Abdominal and pelvic ultrasound findings within 24 hours following uneventful Cesarean section

Authors

  • M. Koskas,

    1. Department of Obstetrics and Gynecology, Centre Hospitalier Intercommunal Poissy Saint Germain, Université de Versailles Saint-Quentin-en-Yvelines, Poissy, France
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  • J. Nizard,

    1. Department of Obstetrics and Gynecology, Centre Hospitalier Intercommunal Poissy Saint Germain, Université de Versailles Saint-Quentin-en-Yvelines, Poissy, France
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  • L. J. Salomon,

    1. Department of Obstetrics and Gynecology, Centre Hospitalier Intercommunal Poissy Saint Germain, Université de Versailles Saint-Quentin-en-Yvelines, Poissy, France
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  • Y. Ville

    Corresponding author
    1. Department of Obstetrics and Gynecology, Centre Hospitalier Intercommunal Poissy Saint Germain, Université de Versailles Saint-Quentin-en-Yvelines, Poissy, France
    • Department of Obstetrics and Gynecology, Centre Hospitalier Intercommunal Poissy Saint Germain, Université de Versailles Saint-Quentin-en-Yvelines, 10 Rue du Champ Gaillard, 78300 Poissy, France
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Abstract

Objectives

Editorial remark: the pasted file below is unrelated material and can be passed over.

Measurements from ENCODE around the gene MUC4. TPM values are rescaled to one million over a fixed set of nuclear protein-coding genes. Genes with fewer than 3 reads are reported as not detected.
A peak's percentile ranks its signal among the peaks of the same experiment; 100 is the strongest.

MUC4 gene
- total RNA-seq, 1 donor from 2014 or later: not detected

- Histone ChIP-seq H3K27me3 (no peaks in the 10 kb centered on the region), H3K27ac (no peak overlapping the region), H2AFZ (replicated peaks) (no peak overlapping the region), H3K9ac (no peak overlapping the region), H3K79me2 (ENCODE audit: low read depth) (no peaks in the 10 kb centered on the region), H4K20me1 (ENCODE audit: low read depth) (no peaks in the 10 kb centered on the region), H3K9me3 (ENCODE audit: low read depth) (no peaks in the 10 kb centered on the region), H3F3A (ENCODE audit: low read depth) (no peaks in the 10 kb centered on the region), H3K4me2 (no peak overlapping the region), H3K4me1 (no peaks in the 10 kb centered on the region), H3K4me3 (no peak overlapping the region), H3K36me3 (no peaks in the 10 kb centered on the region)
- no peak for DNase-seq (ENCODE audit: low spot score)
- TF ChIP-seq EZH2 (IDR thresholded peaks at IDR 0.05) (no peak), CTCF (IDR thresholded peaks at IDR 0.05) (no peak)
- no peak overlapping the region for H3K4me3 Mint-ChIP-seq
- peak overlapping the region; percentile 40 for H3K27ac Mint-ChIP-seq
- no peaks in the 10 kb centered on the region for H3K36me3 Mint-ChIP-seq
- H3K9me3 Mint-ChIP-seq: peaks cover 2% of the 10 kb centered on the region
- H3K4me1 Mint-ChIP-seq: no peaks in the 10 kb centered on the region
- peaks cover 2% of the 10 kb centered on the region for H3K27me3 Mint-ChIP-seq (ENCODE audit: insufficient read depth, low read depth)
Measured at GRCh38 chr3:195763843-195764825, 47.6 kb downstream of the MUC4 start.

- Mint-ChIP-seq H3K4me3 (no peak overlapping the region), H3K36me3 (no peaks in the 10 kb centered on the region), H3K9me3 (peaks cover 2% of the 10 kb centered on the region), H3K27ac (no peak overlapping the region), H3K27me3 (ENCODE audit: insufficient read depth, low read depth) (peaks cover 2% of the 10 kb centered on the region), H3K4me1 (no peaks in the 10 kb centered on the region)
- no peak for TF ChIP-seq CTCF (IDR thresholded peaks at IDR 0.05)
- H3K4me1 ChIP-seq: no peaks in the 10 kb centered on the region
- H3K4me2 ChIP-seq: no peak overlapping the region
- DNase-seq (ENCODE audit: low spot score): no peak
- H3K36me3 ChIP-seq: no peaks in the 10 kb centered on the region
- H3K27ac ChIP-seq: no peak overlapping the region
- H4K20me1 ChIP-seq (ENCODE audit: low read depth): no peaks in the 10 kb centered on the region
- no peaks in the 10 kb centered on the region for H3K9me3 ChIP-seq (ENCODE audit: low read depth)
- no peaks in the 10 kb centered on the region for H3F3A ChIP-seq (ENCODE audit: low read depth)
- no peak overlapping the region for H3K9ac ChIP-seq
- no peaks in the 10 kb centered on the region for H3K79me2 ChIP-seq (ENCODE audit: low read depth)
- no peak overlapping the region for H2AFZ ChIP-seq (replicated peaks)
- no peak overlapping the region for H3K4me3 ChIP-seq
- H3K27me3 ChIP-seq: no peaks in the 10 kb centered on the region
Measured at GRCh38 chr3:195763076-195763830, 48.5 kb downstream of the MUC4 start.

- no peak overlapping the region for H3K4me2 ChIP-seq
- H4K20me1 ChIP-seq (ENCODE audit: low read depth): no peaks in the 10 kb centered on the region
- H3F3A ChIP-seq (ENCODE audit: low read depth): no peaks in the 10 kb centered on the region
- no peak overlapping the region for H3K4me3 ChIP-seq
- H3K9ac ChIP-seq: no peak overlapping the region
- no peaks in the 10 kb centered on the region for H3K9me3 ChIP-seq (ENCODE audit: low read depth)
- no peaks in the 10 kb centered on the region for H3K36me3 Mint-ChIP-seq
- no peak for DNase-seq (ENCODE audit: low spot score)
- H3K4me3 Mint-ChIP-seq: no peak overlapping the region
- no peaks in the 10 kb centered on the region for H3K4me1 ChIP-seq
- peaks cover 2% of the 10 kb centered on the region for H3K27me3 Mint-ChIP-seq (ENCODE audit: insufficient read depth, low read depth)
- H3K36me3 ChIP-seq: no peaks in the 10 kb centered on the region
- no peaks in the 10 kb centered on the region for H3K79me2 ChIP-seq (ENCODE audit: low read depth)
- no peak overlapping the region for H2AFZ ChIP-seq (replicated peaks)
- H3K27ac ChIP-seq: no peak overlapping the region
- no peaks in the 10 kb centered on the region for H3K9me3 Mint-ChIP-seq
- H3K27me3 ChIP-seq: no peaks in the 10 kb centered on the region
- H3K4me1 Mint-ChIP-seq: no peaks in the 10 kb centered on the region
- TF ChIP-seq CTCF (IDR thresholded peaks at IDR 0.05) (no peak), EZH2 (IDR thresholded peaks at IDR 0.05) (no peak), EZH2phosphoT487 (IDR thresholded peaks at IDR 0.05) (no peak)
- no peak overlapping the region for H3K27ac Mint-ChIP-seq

To describe prospectively the normal abdominal and pelvic ultrasound features within 24 h following uneventful Cesarean section.

Methods

Transabdominal ultrasound examination was performed between 1 and 3 h, and again at 24 h, following lower-segment Cesarean section (LSCS). The myometrium, endometrium, and amount and distribution of free peritoneal fluid were studied in 30 women with singleton pregnancies who underwent LSCS delivery.

Results

Examinations were performed easily in all cases except one who was morbidly obese (body mass index > 40 kg/m2). At 1–3 h after delivery, mean ± SD endometrial thickness was 13 ± 2 mm. Mean uterine length, from the fundus to the cervical external os, was 160 ± 15 mm. Measurement of uterine length in the mid-sagittal plane of the pelvis was impossible in eight cases (27%) owing to pain. No abnormal intrauterine findings were observed. Mean uterine width was 110 ± 10 mm. Mean distance between the sacral promontory and uterine fundus was 104 ± 11 mm. Mean thicknesses of the anterior and posterior walls of the uterus were 40 ± 5 mm and 39 ± 7 mm, respectively. No fluid was seen in Morrison's or Douglas' pouches. There was a consistent and significant reduction between the measurements performed at 1–3 h and those at 24 h after LSCS, except for the distance between the fundus and external os.

Conclusions

Ultrasound examination is feasible after Cesarean section. Images are obtained easily, even when scanning through the scar. In normal pregnancies, there is no fluid in the abdomen or pelvis. These results could help clinicians in the decision-making process in cases of early postpartum hemorrhage or hemodynamic instability following LSCS. Copyright © 2008 ISUOG. Published by John Wiley & Sons, Ltd.

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